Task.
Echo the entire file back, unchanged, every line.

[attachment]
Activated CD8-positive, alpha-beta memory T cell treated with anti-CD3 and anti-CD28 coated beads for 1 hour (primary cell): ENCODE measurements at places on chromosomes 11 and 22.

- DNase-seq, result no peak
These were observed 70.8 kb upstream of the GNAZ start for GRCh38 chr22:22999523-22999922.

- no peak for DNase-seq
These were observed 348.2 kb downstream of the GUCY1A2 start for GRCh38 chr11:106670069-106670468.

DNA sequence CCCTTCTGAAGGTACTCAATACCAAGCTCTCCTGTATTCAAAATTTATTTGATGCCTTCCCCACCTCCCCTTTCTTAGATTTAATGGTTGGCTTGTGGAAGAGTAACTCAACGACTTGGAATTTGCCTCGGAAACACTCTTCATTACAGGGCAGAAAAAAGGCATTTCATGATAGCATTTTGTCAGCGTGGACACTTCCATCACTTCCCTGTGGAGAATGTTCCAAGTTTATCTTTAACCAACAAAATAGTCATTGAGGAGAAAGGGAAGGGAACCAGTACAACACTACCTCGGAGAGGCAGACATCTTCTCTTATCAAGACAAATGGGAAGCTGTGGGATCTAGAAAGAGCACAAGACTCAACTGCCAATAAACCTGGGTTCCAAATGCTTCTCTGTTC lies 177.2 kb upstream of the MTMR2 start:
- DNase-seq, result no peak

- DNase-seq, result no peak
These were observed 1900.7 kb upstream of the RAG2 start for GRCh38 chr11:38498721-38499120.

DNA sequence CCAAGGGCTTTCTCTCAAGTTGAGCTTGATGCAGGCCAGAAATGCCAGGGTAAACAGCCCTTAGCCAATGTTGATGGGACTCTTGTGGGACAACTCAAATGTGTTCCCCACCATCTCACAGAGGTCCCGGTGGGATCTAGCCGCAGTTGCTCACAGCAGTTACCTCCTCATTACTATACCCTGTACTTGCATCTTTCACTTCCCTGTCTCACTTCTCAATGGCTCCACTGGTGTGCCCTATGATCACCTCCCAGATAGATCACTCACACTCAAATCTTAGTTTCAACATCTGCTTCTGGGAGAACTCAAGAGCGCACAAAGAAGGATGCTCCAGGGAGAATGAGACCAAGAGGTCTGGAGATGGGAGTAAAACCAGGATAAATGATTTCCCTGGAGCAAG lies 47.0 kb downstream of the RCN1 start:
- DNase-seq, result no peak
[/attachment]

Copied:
Activated CD8-positive, alpha-beta memory T cell treated with anti-CD3 and anti-CD28 coated beads for 1 hour (primary cell): ENCODE measurements at places on chromosomes 11 and 22.

- DNase-seq, result no peak
These were observed 70.8 kb upstream of the GNAZ start for GRCh38 chr22:22999523-22999922.

- no peak for DNase-seq
These were observed 348.2 kb downstream of the GUCY1A2 start for GRCh38 chr11:106670069-106670468.

DNA sequence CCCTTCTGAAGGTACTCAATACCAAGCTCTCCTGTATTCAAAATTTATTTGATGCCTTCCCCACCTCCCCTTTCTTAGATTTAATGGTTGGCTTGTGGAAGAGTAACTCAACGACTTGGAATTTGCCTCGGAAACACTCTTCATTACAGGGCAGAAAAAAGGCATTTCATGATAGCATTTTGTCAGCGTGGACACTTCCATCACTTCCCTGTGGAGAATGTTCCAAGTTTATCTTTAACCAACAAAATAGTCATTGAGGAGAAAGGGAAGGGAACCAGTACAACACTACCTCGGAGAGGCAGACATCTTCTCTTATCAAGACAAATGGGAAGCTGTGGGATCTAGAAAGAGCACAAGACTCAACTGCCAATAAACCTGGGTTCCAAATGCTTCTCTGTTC lies 177.2 kb upstream of the MTMR2 start:
- DNase-seq, result no peak

- DNase-seq, result no peak
These were observed 1900.7 kb upstream of the RAG2 start for GRCh38 chr11:38498721-38499120.

DNA sequence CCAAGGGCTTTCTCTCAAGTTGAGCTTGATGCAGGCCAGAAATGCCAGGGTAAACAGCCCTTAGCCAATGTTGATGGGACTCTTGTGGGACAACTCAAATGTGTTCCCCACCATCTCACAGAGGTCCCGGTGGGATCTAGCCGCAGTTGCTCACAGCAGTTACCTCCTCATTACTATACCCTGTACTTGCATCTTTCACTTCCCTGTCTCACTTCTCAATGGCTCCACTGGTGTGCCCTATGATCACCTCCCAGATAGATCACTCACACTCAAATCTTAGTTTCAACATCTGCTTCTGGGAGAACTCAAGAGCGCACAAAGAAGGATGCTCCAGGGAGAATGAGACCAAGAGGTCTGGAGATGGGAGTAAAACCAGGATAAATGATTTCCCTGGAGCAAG lies 47.0 kb downstream of the RCN1 start:
- DNase-seq, result no peak